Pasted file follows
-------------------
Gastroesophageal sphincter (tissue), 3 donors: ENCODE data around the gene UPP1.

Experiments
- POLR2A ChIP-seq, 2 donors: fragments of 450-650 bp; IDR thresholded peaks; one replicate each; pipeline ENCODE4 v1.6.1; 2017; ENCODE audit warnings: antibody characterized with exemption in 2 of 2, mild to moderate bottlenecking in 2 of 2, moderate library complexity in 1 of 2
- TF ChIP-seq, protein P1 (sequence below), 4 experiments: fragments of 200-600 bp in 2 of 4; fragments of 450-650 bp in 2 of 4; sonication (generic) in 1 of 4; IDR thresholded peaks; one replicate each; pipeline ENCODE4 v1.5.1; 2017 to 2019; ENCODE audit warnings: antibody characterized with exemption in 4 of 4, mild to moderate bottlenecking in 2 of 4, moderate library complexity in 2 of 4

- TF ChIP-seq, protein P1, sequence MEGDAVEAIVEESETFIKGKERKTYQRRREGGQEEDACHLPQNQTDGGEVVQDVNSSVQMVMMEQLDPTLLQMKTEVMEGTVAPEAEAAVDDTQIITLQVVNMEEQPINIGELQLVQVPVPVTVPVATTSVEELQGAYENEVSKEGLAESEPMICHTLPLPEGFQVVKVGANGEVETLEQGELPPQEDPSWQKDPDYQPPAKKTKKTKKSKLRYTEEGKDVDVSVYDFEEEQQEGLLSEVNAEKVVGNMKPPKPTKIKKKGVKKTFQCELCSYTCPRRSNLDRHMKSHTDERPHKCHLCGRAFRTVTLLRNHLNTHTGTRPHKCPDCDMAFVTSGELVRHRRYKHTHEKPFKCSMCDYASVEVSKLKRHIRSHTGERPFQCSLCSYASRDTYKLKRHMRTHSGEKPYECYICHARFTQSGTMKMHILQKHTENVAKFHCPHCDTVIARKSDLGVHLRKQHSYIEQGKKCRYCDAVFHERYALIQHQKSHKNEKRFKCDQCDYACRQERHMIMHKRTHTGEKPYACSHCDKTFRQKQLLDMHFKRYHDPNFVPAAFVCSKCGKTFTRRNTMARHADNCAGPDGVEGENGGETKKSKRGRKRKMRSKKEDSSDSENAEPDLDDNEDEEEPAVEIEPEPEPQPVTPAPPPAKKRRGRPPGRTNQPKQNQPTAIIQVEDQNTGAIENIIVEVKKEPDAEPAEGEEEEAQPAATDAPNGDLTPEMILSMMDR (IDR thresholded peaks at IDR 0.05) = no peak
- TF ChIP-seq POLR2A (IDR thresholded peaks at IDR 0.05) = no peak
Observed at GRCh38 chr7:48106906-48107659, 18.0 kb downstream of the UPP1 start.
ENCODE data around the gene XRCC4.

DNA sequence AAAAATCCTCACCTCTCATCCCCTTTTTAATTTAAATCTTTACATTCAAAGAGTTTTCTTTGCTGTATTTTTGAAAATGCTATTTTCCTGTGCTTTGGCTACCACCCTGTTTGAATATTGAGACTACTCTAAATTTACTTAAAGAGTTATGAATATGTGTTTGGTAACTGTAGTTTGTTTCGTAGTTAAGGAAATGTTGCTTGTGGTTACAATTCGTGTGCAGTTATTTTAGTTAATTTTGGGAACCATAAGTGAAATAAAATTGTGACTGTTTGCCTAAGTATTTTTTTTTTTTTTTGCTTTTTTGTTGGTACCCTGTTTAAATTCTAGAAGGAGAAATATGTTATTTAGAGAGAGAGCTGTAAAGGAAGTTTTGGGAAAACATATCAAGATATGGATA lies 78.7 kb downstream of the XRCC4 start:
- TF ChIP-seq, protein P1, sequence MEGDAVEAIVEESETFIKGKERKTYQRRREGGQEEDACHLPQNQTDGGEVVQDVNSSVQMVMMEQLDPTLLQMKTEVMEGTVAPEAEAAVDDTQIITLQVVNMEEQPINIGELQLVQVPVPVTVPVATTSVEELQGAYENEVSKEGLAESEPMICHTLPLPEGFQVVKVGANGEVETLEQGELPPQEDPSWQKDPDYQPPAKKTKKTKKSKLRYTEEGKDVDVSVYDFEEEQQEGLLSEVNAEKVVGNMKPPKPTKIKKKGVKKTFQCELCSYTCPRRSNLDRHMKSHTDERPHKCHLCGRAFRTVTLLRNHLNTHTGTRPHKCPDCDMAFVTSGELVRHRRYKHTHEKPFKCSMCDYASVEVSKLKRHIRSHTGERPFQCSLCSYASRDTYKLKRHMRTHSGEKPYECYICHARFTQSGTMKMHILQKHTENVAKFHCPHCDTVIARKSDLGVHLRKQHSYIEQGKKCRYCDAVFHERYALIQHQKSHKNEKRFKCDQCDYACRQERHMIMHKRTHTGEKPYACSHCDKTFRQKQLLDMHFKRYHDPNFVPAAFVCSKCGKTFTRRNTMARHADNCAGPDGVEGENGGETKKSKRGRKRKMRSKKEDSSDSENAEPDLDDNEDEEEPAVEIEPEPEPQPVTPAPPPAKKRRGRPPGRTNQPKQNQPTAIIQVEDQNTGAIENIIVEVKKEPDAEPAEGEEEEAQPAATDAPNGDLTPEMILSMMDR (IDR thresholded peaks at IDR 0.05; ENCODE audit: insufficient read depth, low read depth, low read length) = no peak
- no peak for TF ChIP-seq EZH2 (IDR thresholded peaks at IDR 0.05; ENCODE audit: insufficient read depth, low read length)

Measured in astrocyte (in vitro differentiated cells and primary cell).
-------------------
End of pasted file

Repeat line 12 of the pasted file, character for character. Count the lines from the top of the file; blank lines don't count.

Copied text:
Measured in astrocyte (in vitro differentiated cells and primary cell).